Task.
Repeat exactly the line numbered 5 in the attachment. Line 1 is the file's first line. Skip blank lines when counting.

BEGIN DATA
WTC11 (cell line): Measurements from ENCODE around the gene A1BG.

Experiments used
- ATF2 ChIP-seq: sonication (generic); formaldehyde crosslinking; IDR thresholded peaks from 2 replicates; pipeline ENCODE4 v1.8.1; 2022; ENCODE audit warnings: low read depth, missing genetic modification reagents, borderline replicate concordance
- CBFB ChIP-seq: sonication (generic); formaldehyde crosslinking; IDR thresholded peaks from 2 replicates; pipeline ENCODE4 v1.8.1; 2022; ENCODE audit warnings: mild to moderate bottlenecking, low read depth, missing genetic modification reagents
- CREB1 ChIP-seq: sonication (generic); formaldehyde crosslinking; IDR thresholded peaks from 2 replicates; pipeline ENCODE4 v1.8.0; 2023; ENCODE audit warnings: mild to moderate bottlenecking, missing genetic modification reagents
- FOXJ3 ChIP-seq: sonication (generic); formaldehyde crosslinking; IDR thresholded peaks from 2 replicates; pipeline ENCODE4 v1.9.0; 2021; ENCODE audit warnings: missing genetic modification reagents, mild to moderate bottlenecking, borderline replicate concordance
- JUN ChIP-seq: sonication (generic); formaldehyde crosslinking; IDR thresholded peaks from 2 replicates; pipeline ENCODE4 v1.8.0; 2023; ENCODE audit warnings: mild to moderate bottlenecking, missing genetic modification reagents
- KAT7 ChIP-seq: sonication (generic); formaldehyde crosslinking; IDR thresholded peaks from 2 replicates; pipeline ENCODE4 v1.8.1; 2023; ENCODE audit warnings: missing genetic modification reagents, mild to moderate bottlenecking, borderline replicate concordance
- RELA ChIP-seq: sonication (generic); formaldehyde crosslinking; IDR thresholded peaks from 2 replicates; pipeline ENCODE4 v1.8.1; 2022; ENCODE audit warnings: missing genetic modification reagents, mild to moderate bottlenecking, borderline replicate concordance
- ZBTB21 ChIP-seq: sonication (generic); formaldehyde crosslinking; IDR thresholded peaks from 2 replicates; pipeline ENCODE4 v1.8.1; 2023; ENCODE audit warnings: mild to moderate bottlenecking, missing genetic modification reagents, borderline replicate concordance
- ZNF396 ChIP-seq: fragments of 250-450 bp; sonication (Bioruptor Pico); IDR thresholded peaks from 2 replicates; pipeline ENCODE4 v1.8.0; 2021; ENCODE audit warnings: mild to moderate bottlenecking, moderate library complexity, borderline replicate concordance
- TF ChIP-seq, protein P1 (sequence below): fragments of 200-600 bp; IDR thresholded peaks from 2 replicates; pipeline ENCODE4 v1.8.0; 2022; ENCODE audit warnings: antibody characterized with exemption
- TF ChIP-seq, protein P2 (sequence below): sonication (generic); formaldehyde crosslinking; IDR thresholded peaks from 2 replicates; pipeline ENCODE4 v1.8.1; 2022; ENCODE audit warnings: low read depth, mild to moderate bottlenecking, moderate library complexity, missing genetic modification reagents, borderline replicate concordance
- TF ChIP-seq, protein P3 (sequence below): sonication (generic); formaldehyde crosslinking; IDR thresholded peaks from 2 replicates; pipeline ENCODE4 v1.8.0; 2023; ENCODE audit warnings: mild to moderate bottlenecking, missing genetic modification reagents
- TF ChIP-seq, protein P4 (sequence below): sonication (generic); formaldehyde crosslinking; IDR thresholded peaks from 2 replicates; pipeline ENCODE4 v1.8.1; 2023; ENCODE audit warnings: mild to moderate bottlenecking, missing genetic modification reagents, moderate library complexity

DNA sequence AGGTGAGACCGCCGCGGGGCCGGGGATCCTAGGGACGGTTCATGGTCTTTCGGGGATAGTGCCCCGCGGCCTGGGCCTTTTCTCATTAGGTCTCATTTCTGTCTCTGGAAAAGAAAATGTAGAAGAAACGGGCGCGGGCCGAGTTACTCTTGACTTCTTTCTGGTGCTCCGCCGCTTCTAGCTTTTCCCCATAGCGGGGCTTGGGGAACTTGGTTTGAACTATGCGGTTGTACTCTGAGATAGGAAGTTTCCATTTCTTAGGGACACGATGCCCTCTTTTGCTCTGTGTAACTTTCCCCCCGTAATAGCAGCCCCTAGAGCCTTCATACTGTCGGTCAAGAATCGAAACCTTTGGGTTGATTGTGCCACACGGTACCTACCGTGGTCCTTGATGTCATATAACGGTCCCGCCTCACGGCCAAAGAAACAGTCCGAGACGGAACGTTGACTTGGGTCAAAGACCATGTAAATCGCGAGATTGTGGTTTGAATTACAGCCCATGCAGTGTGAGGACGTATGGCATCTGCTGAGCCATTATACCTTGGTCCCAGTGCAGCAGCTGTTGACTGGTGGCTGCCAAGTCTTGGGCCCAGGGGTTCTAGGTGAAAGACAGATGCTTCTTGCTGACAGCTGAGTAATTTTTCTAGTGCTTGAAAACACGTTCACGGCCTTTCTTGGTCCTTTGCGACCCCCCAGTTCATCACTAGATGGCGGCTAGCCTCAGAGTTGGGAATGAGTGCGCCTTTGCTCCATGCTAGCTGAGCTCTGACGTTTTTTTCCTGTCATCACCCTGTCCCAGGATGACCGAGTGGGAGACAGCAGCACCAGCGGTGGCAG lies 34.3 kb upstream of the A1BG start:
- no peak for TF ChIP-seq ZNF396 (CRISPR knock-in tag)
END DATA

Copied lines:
- CREB1 ChIP-seq: sonication (generic); formaldehyde crosslinking; IDR thresholded peaks from 2 replicates; pipeline ENCODE4 v1.8.0; 2023; ENCODE audit warnings: mild to moderate bottlenecking, missing genetic modification reagents